The Architecture of Building Stories

Chris Ware's newest graphic novel, Building Stories, published by Pantheon in October, is actually fourteen discreet books, booklets, magazines, newspapers, and pamphlets, all contained in printed box. More than ten years in the making, the work imagines the inhabitants of a three-story Chicago apartment building, including the protagonist, a thirtysomething woman who has yet to find someone with whom to spend the rest of her life; a couple who can hardly bear to be in each other’s company; and the elderly landlady who has lived alone for decades.

"With the increasing electronic incorporeality of existence, sometimes it's reassuring—perhaps even necessary—to have something to hold on to," Ware writes in an author's note of sorts to Building Stories. "Thus within this colorful keepsake box the purchaser will find a full-apportioned variety of reading material ready to address virtually any imaginable artistic or poetic taste, from the corrosive sarcasm of youth to the sickening earnestness of maturity—while discovering a protagonist wondering if she'll ever move from the rented close quarters of lonely young adulthood to the mortgaged expanse of love and marriage."

For readers it’s a veritable treasure chest, a deeply layered narrative that can turn, as those familiar with Ware’s work have come to expect, on the subtlest of gestures, on the simplest poetry of a character’s heartbreaking monologue. But for writers it’s a rare opportunity to see the architecture of storytelling stripped bare, to witness an artist at the top of his game as he not only writes his way through the inner lives of his characters, but also transforms his adjectives and adverbs into a stunning visual narrative.

"I don’t place a premium on either the images or the words; I try to let both suggest the direction of the storytelling, from the phrases that occur to me as I’m writing to something as uncontrollable as the gesture of a character when I draw him or her," says Ware. "Sometimes even an accident of the pencil will create a strange movement of the head or hand that changes everything entirely.... I don’t think this approach is really that different from what regular writers do, either; as I understand it, we all have these alternate realities playing in our minds—false memories about both real and imaginary people...."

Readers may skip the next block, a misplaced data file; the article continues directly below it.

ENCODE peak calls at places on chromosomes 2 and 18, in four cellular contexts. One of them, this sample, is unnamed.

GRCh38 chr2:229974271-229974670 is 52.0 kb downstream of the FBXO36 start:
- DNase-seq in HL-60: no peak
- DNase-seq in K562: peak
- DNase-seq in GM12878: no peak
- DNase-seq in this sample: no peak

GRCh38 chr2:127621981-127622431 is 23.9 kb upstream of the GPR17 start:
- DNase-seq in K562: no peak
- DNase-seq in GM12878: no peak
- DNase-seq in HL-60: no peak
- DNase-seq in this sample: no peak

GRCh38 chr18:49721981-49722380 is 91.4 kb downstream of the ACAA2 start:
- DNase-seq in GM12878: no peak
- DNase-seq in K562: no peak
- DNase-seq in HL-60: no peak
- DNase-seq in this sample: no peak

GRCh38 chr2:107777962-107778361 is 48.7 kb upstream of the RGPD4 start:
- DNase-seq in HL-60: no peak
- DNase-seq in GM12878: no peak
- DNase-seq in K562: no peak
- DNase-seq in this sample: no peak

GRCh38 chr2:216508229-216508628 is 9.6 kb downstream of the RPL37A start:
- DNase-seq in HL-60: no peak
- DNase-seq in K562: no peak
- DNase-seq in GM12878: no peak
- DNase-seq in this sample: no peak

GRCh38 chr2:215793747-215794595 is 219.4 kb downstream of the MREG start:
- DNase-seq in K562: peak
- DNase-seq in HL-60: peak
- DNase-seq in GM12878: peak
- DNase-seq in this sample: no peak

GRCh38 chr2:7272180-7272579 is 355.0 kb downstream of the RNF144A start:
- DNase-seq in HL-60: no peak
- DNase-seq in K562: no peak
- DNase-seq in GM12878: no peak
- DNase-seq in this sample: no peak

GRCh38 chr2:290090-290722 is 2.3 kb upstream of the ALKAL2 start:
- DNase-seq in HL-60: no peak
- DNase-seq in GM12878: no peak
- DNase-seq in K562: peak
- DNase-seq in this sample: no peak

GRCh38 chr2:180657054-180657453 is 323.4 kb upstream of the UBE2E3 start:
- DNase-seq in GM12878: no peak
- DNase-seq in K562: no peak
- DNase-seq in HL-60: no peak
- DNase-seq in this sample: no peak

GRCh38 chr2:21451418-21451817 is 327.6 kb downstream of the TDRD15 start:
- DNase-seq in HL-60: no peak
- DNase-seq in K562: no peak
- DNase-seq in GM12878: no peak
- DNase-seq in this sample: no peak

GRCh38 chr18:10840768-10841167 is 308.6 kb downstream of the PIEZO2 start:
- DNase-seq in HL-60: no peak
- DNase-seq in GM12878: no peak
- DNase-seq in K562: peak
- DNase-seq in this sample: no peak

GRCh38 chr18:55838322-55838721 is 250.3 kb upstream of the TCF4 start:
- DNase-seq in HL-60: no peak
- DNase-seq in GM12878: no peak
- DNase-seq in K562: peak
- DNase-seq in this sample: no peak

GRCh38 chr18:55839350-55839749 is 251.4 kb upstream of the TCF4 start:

"I don’t script anything," Ware says, "because then all I’d be doing is illustrating my words, which to me isn’t cartooning. Cartooning is a mysterious process that involves writing with pictures and seeing what recollections they dredge up and superimpose as one reads what one has drawn (which, hopefully, is analogous to what happens when someone else reads them too). The mind is a very organized thing, and organically produced comic strips illuminate its structures in a strange and very tangible way, I think."

"Though my reading of poetry is humiliatingly limited, I realize what I’m aiming for is almost a kind of synesthesia, which I guess is the clinical description of poetry," Ware says. "I also consider the artist Joseph Cornell—whose work was a big inspiration for Building Stories—to be as much a poet as a visual artist.

"The format [of Building Stories] is both an attempt to get at that non-beginning/non-end of every story that we have within our minds, and also at the notion of immersing oneself in a memory to the point that one can almost lose all sense of the present," Ware says. "I wanted readers to experience something as if it were happening right in front of them, but then discover later that the story actually happened in the character’s distant past, with all the uncertainty that suggests. I hope for the inverse of this experience as well."

"A book, if taken care of, communicates so much about its time and writer, from the tiny, crinkly pages of the leather-bound miniatures of the 1880s to the crappy, wood-pulp paperbacks of the 1970s—it shows what our culture values at any given time," Ware says. "You also don’t have to plug them in or try to find a vitamin-D-deficient computer whiz who knows some outdated compression code to read them. All you need is a working eye and a brain and you’ve got one of the most mysterious interactive experiences ever invented."